Nothing to See Here, Move Along
It appears that the FBI searched NSA data on Americans millions of times last year.
Something that needs to be understood here, the concerning thing is not that most, or even many, of the FBI are gleefully willing to run roughshod over the law and constitution to get data, though I would not be surprised if this was the case for the misbegotten spawn of J. Edgar Hoover, it is that everyone does it because it is easier.
This means that the people who are doing this with actual malice, like those NSA employees who used their position to spy on their girlfriends and wives, are never noticed in the flood of illegality:
The Federal Bureau of Investigation performed potentially millions of searches of American electronic data last year without a warrant, U.S. intelligence officials said Friday, a revelation likely to stoke longstanding concerns in Congress about government surveillance and privacy.
An annual report published Friday by the Office of the Director of National Intelligence disclosed that the FBI conducted as many as 3.4 million searches of U.S. data that had been previously collected by the National Security Agency.
Senior Biden administration officials said the actual number of searches is likely far lower, citing complexities in counting and sorting foreign data from U.S. data. It couldn’t be learned from the report how many Americans’ data was examined by the FBI under the program, though officials said it was also almost certainly a much smaller number.
The report doesn’t allege the FBI was routinely searching American data improperly or illegally.
Well, they would say that, wouldn’t they? (Mandy Rice-Davies applies)
The disclosure of the searches marks the first time a U.S. intelligence agency has published an accounting, however imprecise, of the FBI’s grabs of American data through a section of the Foreign Intelligence Surveillance Act, the 1978 law that governs some foreign intelligence gathering. The section of FISA that authorizes the FBI’s activity, known as Section 702, is due to expire next year.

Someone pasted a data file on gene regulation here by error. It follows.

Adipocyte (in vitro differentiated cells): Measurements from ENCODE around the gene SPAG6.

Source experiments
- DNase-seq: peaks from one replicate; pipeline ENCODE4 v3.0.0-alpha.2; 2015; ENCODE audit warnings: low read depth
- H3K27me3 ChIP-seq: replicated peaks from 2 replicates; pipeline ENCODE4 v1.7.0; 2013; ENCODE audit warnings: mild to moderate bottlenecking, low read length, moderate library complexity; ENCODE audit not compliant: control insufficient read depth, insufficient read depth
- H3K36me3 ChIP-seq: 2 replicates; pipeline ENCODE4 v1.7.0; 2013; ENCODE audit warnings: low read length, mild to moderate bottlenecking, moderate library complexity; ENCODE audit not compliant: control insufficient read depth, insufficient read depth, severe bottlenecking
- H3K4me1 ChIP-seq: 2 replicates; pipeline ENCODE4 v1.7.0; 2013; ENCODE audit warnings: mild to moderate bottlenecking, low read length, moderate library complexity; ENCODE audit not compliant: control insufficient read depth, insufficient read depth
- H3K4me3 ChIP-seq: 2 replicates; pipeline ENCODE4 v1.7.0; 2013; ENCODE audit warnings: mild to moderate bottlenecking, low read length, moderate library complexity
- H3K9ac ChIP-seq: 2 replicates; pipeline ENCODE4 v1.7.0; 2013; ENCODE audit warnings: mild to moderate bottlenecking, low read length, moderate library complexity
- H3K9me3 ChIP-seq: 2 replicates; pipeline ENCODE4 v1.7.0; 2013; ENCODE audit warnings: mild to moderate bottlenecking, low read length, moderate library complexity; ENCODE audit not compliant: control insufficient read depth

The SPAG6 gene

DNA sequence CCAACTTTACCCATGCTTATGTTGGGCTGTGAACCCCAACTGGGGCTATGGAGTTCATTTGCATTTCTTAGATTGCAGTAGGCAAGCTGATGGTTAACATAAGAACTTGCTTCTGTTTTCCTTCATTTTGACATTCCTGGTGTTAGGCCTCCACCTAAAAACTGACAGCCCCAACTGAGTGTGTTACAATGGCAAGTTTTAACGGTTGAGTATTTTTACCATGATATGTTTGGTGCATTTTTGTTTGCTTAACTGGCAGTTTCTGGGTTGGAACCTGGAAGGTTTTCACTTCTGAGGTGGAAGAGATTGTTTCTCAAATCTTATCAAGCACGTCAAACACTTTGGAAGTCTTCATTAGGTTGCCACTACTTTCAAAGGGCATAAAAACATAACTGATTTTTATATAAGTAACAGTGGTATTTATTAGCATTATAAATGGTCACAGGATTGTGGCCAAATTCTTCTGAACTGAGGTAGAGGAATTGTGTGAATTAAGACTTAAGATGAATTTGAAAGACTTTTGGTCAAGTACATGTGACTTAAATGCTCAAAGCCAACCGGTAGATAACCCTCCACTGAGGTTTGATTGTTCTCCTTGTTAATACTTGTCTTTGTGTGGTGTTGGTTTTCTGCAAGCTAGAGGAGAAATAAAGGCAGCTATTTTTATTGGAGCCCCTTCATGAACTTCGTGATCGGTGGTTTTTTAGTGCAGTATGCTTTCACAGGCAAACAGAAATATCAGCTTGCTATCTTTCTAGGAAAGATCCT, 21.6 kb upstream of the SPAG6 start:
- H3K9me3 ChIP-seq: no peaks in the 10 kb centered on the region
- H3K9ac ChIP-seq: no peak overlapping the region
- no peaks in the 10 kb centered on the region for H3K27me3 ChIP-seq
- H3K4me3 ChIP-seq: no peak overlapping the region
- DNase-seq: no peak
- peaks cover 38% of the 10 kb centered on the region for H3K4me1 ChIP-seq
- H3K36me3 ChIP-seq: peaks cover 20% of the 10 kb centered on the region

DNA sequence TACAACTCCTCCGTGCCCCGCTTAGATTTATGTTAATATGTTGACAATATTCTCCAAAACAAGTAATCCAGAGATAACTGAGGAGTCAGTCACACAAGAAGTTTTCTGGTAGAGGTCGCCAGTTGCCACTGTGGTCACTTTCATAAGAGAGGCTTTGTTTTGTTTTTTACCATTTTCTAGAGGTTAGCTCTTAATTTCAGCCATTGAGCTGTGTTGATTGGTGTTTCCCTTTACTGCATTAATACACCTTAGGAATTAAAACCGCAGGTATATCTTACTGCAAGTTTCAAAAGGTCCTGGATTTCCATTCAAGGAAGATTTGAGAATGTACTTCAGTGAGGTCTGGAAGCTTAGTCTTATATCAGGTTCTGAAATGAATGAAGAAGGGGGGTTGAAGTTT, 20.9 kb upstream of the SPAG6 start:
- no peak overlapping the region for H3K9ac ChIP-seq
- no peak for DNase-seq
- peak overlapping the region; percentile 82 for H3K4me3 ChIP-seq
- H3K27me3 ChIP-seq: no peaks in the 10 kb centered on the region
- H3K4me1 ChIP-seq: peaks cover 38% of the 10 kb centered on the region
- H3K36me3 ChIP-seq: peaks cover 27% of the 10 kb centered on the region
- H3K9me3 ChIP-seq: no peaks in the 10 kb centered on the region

And it should be allowed to expire.
This program is all about making things as easy as possible for police to surveil people without oversight or restrictions. The term for such a form of government is a police state.
The FBI conducted approximately 3.39 million searches that included terms, also called identifiers, linked to a presumed U.S. person from Dec. 1, 2020, to Nov. 30, 2021, according to the report. The number of searches for the previous 12-month period was about 1.3 million.
Sounds like the Biden administration is letting the US state security apparatus run wild.
That’s no surprise, they have stated this explicitly on a number of occasions.
The searches described by Friday’s ODNI report concern a large repository of electronic data collected by the NSA under Section 702 of FISA.
Congress last renewed Section 702 in 2018, and then-President Donald Trump signed the renewal into law after openly questioning the measure over unsubstantiated concerns that it was used to spy on his presidential campaign. It is set to expire again at the end of next year, and current and former intelligence officials have said they anticipate a bruising political battle.
Donald Trump is probably wrong when he suggests that it was used to spy on his campaign, private operations were more than capable of doing that, but he was right to be concerned, because with the ability to automate such activity through Section 702, just one bad actor could do some VERY bad thing.
“For anyone outside the U.S. government, the astronomical number of FBI searches of Americans’ communications is either highly alarming or entirely meaningless,” Sen. Ron Wyden (D., Ore.), a privacy advocate, said. “Somewhere in all that overcounting are real numbers of FBI searches, for content and for nonconsent — numbers that Congress and the American people need before Section 702 is reauthorized.”
The FBI has previously faced scrutiny for its oversight of how authorities plumb Section 702 data, including a rebuke from the Foreign Intelligence Surveillance Court in 2018 that found some searches violated the constitutional privacy rights of Americans.
And what was done? *crickets*
Friday’s report also revealed four instances last year in which the FBI, due to specific factual considerations about a search of data, should have sought approval from the Foreign Intelligence Surveillance Court before performing a search and looking at the content of U.S. communications that were produced.
The FBI has never sought approval from the court since the requirement was adopted in 2018, officials said.
So, the FBI is ignoring the current legal requirements of Section 72, because, “The Aristocrats!”
That’s plenty of reason to let this provision expire.